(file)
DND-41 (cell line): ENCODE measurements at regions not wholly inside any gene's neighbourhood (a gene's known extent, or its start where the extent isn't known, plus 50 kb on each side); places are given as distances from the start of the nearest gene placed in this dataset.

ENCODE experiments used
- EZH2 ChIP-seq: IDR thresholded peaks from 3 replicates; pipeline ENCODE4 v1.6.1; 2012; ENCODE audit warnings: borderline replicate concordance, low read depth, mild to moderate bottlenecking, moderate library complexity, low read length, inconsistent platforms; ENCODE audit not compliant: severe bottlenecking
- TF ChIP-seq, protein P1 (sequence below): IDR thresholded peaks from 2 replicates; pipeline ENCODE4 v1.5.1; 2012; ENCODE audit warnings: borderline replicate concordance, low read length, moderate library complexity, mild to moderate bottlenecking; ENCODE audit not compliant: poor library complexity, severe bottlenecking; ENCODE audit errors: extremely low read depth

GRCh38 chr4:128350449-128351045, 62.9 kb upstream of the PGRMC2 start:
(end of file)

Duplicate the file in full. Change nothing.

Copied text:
DND-41 (cell line): ENCODE measurements at regions not wholly inside any gene's neighbourhood (a gene's known extent, or its start where the extent isn't known, plus 50 kb on each side); places are given as distances from the start of the nearest gene placed in this dataset.

ENCODE experiments used
- EZH2 ChIP-seq: IDR thresholded peaks from 3 replicates; pipeline ENCODE4 v1.6.1; 2012; ENCODE audit warnings: borderline replicate concordance, low read depth, mild to moderate bottlenecking, moderate library complexity, low read length, inconsistent platforms; ENCODE audit not compliant: severe bottlenecking
- TF ChIP-seq, protein P1 (sequence below): IDR thresholded peaks from 2 replicates; pipeline ENCODE4 v1.5.1; 2012; ENCODE audit warnings: borderline replicate concordance, low read length, moderate library complexity, mild to moderate bottlenecking; ENCODE audit not compliant: poor library complexity, severe bottlenecking; ENCODE audit errors: extremely low read depth

GRCh38 chr4:128350449-128351045, 62.9 kb upstream of the PGRMC2 start: